supplement

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See also: supplément

English[edit]

Etymology[edit]

From Latin supplementum (that which is added to supply a shortage), from supplere (to provide something).

Pronunciation[edit]

Noun[edit]

supplement (plural supplements)

  1. Something added, especially to make up for a deficiency.
    • 2013 March 1, David S. Senchina, “Athletics and Herbal Supplements”, American Scientist, volume 101, number 2, page 134: 
      Athletes' use of herbal supplements has skyrocketed in the past two decades. At the top of the list of popular herbs are echinacea and ginseng, whereas garlic, St. John's wort, soybean, ephedra and others are also surging in popularity or have been historically prevalent.
  2. An extension to a document or publication that adds information, corrects errors or brings up to date.
  3. An additional section of a newspaper devoted to a specific subject.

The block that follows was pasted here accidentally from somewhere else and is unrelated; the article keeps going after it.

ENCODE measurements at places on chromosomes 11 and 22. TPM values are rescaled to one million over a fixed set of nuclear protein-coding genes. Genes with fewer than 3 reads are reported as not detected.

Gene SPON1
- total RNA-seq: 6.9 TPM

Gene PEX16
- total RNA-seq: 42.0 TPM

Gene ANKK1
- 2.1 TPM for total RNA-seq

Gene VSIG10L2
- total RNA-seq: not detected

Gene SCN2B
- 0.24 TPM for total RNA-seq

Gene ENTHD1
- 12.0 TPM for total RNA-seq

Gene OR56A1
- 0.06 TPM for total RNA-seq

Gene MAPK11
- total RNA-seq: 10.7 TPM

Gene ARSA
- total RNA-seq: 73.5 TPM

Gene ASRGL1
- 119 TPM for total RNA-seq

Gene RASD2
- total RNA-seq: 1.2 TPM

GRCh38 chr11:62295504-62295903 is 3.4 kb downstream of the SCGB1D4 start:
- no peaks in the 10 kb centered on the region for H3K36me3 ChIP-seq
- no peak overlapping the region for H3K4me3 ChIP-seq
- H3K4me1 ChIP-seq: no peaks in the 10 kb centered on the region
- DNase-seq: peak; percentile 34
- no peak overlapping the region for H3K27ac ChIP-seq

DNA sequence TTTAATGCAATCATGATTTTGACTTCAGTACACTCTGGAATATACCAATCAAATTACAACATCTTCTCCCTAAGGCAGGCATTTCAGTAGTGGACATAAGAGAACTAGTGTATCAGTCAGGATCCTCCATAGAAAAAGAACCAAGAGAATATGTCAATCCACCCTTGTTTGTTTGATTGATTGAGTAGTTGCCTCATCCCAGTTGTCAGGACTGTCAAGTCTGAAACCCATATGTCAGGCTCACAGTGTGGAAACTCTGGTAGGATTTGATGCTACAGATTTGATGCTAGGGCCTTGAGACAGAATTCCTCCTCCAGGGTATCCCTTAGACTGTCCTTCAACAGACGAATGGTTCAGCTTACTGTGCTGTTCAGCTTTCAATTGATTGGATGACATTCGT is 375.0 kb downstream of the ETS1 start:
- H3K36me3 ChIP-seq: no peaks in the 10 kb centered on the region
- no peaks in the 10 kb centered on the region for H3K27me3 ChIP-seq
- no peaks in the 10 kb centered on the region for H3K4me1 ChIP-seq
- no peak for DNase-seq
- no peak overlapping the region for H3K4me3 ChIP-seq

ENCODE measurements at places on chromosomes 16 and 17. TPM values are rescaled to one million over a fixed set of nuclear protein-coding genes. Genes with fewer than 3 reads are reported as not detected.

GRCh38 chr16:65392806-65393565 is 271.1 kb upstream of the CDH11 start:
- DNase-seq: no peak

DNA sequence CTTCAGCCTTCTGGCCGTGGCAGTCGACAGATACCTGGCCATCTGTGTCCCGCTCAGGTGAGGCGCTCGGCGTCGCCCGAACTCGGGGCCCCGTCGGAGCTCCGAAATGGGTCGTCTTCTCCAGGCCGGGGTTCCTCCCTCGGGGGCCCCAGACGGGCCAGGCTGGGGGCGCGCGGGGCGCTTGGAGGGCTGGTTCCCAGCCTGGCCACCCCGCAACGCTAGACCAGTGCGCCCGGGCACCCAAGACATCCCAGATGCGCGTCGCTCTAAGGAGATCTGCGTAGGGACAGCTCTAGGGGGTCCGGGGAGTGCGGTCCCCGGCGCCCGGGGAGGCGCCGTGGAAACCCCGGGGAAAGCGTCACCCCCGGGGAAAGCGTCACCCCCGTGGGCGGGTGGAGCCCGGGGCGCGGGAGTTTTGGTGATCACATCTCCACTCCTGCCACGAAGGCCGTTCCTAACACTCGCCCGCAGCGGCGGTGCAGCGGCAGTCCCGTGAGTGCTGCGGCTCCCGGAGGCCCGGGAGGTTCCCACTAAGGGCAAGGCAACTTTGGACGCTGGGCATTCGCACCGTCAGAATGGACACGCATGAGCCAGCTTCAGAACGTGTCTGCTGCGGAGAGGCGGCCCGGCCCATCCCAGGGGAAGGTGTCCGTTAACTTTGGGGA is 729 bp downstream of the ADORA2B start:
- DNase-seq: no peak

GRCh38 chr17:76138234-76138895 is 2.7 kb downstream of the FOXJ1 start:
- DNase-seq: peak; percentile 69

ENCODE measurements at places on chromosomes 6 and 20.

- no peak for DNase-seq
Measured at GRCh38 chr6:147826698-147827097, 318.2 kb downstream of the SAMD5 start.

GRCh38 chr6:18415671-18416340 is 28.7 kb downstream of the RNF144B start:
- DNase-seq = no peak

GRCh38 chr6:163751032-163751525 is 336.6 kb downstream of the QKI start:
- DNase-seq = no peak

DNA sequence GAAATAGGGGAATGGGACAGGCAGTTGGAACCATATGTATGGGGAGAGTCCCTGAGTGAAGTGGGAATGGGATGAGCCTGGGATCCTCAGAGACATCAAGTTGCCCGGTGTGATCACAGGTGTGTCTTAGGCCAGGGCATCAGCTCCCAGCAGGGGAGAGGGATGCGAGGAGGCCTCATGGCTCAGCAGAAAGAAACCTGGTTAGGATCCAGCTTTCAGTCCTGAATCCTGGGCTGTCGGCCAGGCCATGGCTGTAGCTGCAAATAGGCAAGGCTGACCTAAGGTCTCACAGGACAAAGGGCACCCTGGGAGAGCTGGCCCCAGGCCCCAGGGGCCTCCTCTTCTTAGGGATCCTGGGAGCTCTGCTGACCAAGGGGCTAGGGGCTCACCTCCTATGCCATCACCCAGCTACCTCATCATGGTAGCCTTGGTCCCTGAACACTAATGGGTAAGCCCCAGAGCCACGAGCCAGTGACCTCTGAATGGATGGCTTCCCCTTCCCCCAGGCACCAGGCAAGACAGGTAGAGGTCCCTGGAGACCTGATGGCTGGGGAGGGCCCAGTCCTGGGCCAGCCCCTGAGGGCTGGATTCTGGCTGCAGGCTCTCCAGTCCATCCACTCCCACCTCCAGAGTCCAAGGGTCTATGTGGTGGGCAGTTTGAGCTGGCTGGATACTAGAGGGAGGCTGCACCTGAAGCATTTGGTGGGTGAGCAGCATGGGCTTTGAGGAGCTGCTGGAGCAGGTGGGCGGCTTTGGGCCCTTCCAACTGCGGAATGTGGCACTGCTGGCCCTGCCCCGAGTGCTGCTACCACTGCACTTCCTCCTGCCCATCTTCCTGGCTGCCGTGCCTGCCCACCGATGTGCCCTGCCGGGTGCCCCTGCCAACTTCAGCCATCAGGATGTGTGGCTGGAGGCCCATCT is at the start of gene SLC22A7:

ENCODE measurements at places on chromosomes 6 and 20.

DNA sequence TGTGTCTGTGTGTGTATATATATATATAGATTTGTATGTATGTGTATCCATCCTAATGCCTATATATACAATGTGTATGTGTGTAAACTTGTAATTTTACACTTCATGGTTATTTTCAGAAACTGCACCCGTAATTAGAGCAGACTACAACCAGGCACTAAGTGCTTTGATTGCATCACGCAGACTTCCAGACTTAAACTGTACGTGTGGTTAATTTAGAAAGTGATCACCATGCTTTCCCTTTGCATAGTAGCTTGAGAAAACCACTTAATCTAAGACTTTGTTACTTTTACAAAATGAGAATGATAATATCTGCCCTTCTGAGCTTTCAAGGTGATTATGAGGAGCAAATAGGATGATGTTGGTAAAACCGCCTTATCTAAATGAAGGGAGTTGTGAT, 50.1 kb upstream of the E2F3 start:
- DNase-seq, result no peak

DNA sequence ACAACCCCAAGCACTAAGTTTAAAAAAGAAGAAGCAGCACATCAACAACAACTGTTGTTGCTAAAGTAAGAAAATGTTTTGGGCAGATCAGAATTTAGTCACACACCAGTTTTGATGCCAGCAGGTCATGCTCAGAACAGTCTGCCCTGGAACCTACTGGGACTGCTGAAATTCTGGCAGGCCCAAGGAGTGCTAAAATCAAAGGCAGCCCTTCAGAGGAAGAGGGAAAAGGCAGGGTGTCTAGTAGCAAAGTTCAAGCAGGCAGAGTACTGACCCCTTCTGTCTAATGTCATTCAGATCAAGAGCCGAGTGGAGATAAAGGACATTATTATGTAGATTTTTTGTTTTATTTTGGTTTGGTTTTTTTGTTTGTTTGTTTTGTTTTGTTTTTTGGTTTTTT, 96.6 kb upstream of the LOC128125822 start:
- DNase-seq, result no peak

• 1907, Robert W. Chambers, The Younger Set, Ch.IV:
      "Mid-Lent, and the Enemy grins," remarked Selwyn as he started for church with Nina and the children. Austin, knee-deep in a dozen Sunday supplements, refused to stir; poor little Eileen was now convalescent from grippe, but still unsteady on her legs; her maid had taken the grippe, and now moaned all day: "Mon dieu! Mon dieu! Che fais mourir!"
  4. (geometry) An angle that, when added to a given angle, makes 180°; a supplementary angle.
  5. (nutrition, bodybuilding): A vitamin, herbal extract, or chemical compound included with a diet to enhance muscular development.

Translations[edit]

Verb[edit]

supplement (third-person singular simple present supplements, present participle supplementing, simple past and past participle supplemented)

  1. To provide or make a supplement to something.

Synonyms[edit]

Translations[edit]